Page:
In recent policy debates, the crucial fact that work alone does not provide sufficient income to lift families out of poverty has often been overlooked. In fact, more than two out of three low-income families were working in 2010, a slight dip from years when three out of four low-income families in North Carolina were working. Critically, while employment growth in the mid-2000s slightly increased the number of low-income families who were working, this job growth failed to deliver meaningful economic gains for low-income workers.
The recent decline in low-income work rates is likely attributed to the intersection of persistently high unemployment and the replacement of middle-wage manufacturing jobs with service sector jobs that often pay significantly lower wages in the years since the Great Recession. This is borne out by data showing that the share of North Carolina’s working families with incomes below 200 percent of the federal poverty level, (which in 2011 was $44,106 for a family of four) has grown more than 4.5 percent since 2007. Our neighboring states of South Carolina, Georgia and Florida—among 7 others—fared worse: their share of working families who were low-income grow by more than 5 percent.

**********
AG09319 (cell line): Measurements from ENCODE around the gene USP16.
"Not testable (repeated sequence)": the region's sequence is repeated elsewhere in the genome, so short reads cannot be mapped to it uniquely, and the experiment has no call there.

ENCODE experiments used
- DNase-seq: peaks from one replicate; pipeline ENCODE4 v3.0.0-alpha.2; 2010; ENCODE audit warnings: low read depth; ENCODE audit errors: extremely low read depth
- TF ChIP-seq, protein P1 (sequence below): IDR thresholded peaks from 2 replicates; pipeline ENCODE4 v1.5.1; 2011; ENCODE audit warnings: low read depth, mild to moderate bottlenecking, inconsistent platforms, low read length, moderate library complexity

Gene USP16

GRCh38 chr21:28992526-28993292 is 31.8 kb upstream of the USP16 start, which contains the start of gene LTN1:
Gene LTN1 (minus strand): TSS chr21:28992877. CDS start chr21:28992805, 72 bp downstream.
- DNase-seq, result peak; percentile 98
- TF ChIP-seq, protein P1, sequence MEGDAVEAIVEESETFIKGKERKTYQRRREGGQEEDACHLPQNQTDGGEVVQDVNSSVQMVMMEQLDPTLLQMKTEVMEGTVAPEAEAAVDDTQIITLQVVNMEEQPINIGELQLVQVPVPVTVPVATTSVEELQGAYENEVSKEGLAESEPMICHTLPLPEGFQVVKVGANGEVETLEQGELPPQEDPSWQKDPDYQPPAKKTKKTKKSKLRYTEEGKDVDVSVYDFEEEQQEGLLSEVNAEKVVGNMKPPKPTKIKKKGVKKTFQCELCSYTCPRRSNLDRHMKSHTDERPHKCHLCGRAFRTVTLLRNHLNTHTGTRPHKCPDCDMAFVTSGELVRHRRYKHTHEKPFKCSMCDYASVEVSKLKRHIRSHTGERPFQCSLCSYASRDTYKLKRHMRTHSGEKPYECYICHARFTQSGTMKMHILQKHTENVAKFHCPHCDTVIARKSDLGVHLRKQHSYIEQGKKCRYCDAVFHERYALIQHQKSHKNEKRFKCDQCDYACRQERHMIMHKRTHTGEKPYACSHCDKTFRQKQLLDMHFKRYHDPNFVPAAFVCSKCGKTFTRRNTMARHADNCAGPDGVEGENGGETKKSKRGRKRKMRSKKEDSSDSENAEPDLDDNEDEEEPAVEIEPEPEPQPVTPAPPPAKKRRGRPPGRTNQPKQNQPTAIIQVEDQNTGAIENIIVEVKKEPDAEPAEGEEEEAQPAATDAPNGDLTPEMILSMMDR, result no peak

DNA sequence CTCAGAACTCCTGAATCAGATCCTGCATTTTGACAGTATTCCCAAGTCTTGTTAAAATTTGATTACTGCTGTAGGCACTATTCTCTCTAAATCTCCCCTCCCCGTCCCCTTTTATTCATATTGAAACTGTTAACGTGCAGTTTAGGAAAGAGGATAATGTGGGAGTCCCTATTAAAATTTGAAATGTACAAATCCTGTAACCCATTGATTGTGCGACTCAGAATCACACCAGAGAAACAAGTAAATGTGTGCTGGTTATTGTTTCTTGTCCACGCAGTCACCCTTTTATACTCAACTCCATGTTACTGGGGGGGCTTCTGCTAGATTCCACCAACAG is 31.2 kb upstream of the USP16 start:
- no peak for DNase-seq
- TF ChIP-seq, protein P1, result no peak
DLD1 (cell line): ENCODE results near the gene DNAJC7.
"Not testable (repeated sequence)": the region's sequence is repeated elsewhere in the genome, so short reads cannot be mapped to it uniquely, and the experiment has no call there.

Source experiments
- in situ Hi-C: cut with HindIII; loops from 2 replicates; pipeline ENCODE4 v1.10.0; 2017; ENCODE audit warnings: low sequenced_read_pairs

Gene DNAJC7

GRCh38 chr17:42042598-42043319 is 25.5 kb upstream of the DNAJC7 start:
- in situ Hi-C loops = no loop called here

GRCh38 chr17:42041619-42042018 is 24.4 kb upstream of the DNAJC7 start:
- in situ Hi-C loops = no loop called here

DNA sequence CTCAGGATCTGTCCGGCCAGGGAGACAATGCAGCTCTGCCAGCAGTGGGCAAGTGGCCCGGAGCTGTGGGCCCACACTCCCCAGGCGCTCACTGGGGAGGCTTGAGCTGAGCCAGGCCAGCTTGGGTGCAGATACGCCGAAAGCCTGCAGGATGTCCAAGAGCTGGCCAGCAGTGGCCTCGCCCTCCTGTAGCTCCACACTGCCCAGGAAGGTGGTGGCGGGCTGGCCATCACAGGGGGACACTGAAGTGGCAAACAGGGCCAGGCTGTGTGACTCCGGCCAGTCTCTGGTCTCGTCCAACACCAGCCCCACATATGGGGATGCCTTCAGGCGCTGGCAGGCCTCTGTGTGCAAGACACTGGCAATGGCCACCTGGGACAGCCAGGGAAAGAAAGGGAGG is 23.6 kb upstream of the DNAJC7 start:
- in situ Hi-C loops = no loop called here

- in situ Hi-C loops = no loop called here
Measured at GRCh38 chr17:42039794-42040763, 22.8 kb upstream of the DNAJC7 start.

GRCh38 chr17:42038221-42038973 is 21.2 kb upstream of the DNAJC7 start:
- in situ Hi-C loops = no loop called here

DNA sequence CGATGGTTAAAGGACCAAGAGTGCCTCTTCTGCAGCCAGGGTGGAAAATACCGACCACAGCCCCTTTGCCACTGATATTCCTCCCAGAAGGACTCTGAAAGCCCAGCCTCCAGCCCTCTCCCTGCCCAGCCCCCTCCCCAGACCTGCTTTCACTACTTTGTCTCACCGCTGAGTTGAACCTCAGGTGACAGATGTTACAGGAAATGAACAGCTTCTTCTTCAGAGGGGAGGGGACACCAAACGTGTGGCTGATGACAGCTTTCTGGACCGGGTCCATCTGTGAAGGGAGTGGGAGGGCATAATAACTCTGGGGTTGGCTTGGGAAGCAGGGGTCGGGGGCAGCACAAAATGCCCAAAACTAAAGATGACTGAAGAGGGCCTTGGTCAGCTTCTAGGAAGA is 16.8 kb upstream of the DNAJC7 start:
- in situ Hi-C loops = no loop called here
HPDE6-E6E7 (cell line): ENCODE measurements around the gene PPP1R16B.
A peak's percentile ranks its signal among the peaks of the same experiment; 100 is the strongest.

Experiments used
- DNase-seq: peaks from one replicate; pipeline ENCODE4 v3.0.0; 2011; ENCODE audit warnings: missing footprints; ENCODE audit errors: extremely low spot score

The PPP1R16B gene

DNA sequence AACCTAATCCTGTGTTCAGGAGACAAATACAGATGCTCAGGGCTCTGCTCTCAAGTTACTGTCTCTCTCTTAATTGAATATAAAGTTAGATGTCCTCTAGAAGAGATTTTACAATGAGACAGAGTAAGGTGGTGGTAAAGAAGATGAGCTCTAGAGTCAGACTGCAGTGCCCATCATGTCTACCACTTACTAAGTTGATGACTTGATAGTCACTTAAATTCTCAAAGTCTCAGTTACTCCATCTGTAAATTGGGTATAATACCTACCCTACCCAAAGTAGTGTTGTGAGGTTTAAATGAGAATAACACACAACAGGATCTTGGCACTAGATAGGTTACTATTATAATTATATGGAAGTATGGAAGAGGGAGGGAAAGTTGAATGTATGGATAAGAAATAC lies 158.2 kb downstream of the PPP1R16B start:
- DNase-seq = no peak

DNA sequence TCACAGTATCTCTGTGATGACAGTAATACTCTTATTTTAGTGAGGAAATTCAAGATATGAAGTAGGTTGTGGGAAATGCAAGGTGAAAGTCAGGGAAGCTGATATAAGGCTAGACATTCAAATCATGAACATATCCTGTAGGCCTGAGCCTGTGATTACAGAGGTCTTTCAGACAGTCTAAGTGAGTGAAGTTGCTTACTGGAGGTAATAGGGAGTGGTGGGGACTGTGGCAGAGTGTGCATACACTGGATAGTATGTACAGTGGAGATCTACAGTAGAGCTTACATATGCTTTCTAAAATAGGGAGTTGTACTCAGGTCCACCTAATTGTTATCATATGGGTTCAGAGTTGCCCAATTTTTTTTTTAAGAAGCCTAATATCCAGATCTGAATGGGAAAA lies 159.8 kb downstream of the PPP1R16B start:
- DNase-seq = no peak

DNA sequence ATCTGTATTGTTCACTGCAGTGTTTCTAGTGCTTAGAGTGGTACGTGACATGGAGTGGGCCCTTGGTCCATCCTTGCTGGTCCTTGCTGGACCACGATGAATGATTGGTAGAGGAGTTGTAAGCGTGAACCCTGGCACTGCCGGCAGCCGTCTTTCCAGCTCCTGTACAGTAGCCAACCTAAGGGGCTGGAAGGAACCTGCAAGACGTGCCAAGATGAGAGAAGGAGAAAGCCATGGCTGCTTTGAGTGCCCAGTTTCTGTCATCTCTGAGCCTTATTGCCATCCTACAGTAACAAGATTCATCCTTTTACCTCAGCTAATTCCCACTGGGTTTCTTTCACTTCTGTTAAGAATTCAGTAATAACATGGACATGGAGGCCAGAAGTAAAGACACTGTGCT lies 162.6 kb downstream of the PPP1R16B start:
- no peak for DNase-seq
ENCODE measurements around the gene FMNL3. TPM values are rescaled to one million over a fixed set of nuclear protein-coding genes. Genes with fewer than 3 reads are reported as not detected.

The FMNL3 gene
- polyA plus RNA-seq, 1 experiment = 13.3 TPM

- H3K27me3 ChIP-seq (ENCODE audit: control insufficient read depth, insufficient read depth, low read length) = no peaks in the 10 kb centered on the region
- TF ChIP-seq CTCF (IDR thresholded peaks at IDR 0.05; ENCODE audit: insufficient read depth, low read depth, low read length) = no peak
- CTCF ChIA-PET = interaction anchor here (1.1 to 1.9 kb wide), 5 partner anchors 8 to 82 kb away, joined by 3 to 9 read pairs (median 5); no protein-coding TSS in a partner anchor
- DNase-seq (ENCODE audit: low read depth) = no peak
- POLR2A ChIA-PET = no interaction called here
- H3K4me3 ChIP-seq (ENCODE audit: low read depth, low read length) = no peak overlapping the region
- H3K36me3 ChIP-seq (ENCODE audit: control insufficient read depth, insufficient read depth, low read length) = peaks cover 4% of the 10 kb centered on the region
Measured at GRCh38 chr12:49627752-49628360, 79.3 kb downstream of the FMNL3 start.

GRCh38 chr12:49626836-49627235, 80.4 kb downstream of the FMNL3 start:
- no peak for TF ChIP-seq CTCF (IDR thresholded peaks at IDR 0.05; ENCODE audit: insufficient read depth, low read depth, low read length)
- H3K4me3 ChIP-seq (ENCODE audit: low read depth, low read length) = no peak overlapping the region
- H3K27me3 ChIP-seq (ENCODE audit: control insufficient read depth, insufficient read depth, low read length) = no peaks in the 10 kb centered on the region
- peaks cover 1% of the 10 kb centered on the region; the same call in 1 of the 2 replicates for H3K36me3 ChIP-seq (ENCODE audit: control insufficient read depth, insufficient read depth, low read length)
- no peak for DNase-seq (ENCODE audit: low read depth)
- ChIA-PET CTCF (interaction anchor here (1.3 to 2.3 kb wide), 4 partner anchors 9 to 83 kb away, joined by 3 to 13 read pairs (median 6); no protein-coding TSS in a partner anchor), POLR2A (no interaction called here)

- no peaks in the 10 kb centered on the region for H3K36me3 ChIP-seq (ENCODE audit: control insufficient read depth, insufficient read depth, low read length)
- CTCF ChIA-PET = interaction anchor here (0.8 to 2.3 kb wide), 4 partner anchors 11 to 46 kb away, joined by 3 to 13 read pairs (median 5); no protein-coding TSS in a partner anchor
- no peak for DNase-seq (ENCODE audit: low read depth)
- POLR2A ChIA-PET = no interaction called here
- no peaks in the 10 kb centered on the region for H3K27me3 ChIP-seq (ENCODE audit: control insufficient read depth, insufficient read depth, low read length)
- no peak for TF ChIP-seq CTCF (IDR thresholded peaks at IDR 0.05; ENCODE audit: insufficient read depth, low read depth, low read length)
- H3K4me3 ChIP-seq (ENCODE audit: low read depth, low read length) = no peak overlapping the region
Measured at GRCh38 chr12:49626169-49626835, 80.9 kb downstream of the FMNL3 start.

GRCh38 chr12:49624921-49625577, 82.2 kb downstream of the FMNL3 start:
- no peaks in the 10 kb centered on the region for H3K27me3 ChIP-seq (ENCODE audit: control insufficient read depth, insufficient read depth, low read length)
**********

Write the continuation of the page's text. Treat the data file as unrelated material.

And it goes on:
Additionally, rising wage inequality since 2009 has resulted in a significant drop in wages among the lowest fifth of earners, who saw their wages drop by 7 percent (from $10.18 to $9.47 an hour), while the top fifth of earners experienced the same 4.2 percent drop as median earners.
This rising wage inequality reinforces the challenges of low-wage work for North Carolina families. From making ends meet to securing their own retirement and educational opportunities for their children to pursuing advancement opportunities, North Carolina families engaged low-wage work face economic insecurity despite having a job and a path to the middle-class fraught with hurdles and barriers.